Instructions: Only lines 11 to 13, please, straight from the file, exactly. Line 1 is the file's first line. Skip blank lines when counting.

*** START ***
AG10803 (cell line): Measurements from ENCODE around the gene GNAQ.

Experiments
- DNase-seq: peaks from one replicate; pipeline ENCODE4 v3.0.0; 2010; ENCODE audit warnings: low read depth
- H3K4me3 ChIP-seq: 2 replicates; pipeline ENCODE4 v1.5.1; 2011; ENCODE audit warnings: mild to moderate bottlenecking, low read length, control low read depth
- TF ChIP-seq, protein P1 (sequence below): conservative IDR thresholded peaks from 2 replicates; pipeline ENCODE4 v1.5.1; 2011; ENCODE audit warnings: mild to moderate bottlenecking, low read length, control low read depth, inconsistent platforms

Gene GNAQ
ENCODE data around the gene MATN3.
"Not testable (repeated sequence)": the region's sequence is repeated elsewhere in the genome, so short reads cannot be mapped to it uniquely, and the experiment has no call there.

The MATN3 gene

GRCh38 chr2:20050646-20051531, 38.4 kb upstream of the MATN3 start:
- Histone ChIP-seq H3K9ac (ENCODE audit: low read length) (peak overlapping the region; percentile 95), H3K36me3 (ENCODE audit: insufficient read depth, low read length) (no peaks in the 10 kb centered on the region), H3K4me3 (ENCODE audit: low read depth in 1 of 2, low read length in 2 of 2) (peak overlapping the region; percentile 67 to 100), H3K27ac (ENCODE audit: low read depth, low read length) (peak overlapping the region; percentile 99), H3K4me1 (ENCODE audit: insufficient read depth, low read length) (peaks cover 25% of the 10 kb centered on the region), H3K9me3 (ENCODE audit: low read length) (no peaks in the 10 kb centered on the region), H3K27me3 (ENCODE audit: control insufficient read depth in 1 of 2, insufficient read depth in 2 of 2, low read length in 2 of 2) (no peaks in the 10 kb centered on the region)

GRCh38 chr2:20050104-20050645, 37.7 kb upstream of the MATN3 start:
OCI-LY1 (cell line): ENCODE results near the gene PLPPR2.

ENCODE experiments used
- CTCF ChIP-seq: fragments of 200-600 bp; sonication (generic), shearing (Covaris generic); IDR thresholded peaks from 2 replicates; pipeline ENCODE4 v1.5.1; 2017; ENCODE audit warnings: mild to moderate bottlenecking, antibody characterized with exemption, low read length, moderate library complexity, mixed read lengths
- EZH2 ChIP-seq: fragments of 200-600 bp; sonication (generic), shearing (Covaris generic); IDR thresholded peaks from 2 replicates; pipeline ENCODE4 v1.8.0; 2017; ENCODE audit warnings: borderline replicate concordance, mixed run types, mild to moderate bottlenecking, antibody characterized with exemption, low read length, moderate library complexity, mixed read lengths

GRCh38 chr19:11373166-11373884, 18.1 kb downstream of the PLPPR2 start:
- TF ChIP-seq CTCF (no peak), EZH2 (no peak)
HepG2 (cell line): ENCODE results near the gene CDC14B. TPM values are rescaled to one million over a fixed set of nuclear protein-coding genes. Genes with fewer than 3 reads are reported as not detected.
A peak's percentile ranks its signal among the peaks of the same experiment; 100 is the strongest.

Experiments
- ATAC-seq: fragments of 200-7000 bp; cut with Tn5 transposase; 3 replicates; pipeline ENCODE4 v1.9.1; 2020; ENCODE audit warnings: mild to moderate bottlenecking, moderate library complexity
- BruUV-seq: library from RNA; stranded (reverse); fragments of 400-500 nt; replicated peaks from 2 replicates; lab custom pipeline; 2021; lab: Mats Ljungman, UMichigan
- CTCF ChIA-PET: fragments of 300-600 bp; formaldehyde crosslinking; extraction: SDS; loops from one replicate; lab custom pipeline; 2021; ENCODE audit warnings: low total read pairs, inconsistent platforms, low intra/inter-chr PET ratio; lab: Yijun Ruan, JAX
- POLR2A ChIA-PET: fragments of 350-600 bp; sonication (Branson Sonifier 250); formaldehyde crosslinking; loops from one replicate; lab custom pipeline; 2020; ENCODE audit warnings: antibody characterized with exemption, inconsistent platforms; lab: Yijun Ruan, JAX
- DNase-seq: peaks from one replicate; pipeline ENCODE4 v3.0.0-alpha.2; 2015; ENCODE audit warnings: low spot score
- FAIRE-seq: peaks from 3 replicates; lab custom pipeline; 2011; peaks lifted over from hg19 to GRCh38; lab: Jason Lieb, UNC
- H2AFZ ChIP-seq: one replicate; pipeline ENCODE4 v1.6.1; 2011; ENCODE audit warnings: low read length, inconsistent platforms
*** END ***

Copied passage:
- Histone ChIP-seq H3K9ac (ENCODE audit: low read length) (peak overlapping the region; percentile 95), H3K36me3 (ENCODE audit: insufficient read depth, low read length) (no peaks in the 10 kb centered on the region), H3K4me3 (ENCODE audit: low read depth in 1 of 2, low read length in 2 of 2) (peak overlapping the region; percentile 67 to 100), H3K27ac (ENCODE audit: low read depth, low read length) (peak overlapping the region; percentile 99), H3K4me1 (ENCODE audit: insufficient read depth, low read length) (peaks cover 25% of the 10 kb centered on the region), H3K9me3 (ENCODE audit: low read length) (no peaks in the 10 kb centered on the region), H3K27me3 (ENCODE audit: control insufficient read depth in 1 of 2, insufficient read depth in 2 of 2, low read length in 2 of 2) (no peaks in the 10 kb centered on the region)

GRCh38 chr2:20050104-20050645, 37.7 kb upstream of the MATN3 start:
OCI-LY1 (cell line): ENCODE results near the gene PLPPR2.